In the new bill Netsch also tightened the requirements for employees' leaves and limited their benefits. Under the current proposal, an employee who doesn't return to work after her leave must reimburse her employer for any bills paid by its health insurance during her absence; that wasn't required in Netsch's original proposal. To be eligible for leave, employees must have worked at least 20 hours a week for a year (which means, ironically, that Hendrix would not be eligible; she had been on the job for only five months). Backed by senate president Philip Rock, Netsch released her new bill at a press conference last month.

Reaction was mixed. Women's and senior-citizens' groups applauded her. But the Chicago Tribune denounced the bill in an editorial for "trying to legislate employee benefits, which the Illinois legislature should not be doing." Other business interests have pledged to work for its defeat.

"We oppose it on philosophical and practical grounds," says John Davis, state director of the Illinois chapter of the National Federation of Independent Businesses, which represents about 16,000 small companies in the state. "About 71 percent of businesses already have a parental leave. Some of these things are very informal; it's the kind of thing a boss can work out with an employee. Frankly, I've never heard of a boss firing someone for being pregnant. Those days don't exist anymore."

Davis also contends the bill could be easily abused.

"Let's say I own a gas station in Springfield and I employ some guy who has a girlfriend in Cairo," says Davis. "Well, one day he says: 'Guess what? My girlfriend's pregnant; I need 18 weeks off.' What am I supposed to do, go down to Cairo and examine the girlfriend?

"And another thing: the bill's backers say it won't cost a thing. That's not true. If you go on leave I have to replace you--someone's got to do your work. That means my unemployment-insurance tax goes up, because that tax is levied according to the number of people you lay off over the year. It's another example of when you mandate a benefit, another benefit is eliminated. Let's say a company has a dental program, but now the state says you have to have family leave. The employer's going to say: 'I only have so many dollars, so I'll eliminate the dental program.'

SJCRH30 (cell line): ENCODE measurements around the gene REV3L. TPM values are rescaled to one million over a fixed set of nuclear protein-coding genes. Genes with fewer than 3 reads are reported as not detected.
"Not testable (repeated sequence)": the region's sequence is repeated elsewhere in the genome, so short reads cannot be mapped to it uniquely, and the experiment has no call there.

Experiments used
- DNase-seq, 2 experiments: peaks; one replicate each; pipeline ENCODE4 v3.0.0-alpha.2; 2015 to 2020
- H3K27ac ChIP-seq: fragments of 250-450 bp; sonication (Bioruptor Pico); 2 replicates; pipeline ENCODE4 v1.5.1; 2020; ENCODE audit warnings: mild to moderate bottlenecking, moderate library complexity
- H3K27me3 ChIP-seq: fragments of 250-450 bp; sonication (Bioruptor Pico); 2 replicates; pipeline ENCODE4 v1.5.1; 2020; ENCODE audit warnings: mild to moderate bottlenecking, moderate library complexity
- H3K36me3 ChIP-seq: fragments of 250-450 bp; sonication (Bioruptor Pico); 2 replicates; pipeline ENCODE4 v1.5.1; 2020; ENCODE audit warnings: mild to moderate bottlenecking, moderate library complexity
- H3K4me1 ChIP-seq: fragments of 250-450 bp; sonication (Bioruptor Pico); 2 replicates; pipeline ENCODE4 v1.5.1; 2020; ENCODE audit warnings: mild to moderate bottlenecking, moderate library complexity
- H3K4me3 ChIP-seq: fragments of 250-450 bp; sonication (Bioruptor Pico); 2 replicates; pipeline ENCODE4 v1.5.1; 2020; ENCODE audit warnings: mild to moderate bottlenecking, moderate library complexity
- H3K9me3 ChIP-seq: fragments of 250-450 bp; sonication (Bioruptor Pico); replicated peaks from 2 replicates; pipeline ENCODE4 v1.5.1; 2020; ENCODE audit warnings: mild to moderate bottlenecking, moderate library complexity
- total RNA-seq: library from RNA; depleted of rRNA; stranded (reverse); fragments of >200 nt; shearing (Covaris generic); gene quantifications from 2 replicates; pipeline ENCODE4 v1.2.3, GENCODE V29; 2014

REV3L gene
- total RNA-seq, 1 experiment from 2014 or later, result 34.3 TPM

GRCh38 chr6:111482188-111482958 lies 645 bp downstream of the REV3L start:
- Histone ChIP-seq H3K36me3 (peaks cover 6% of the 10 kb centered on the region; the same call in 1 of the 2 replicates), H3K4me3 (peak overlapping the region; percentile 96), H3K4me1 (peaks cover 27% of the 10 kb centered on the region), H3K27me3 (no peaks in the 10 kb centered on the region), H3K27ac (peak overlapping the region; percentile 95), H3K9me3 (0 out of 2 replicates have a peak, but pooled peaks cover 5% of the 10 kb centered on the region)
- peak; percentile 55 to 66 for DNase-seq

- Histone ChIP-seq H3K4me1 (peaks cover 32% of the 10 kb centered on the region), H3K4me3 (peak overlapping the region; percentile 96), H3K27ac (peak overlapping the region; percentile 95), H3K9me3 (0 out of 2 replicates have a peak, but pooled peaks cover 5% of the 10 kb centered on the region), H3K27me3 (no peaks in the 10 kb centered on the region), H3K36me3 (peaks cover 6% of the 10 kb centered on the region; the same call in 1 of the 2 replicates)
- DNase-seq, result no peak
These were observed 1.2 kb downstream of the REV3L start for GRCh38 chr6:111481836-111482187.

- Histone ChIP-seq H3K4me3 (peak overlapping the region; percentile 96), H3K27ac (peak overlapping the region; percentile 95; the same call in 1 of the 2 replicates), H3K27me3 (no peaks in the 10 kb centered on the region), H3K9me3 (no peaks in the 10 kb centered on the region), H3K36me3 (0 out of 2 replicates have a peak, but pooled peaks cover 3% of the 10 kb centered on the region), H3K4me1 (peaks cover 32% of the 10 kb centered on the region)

"We have to be careful about stepping down the slippery slope of mandated benefits. Look at western Europe. Businesses there have more mandated benefits than any other country, and they have the lowest rate of economic growth. On the other hand, look at Japan--they don't have these mandated benefits and their economy is booming. When Big Brother tells you what to do, you have problems."

Other business owners, however, argue that the fringe benefits they offer--like parental leave--attract good employees and encourage them to remain.

"The key to success in business is good workers," says Leland Wilkinson, president of Systat, Inc., an Evanston software-design company that employs 40. "If you treat your workers like cattle, they won't want to work for you. It's good business to offer parental leave. It only makes sense.

"I can get very curmudgeonly and conservative when it comes to certain regulations where you have 50 pages of forms to fill out. But we've allowed pregnancy leaves for a year, and it hasn't added overhead to our work. If someone has to take a leave, we can work around that problem. It's certainly better than having to go out, interview applicants, and then train a new employee."

Wilkinson also notes that, "From a purely cynical point of view, I guess I should oppose [Netsch's] bill, because that way my company's policies would seem more generous. But it seems this bill borders on a right. We're talking about basic survival at work."

Netsch and Cohen point out that most studies show that workers rarely take off their full 18 weeks. "Usually they can't afford to," says Cohen. "And a lot of companies can find ways to work around a leave without hiring new employees. They can always redistribute the work load."

At this point it's unclear which side has the upper hand in the state legislature. A similar federal bill, proposed two years ago by Senator Christopher Dodd of Connecticut, had a great deal of momentum before it hit the floor of Congress and faced a fierce attack from business lobbyists. Within a few months legislators had placed so many restrictions on benefits that the bill was pretty useless. Whether that will happen to the Netsch bill depends on the positions taken by Governor James Thompson and House Speaker Michael Madigan--neither of whom has commented on the bill.

"We've had hearings on this bill in the past, and I always ask opponents: 'What do you do now with pregnant women? Do you fire them?'" says Netsch. "And they say, 'No, we try and work things out.' I'm only saying that everyone should be on a level playing field.

"I think we have a persuasive argument. Putting aside the ethics of the issue, if they argue the family act will cost too much money, we can identify the costs of not having a family act. If a woman loses her job, she may have to go on unemployment or welfare. There are many more costs than meet the eye."

Art accompanying story in printed newspaper (not available in this archive): photo/Bruce Powell.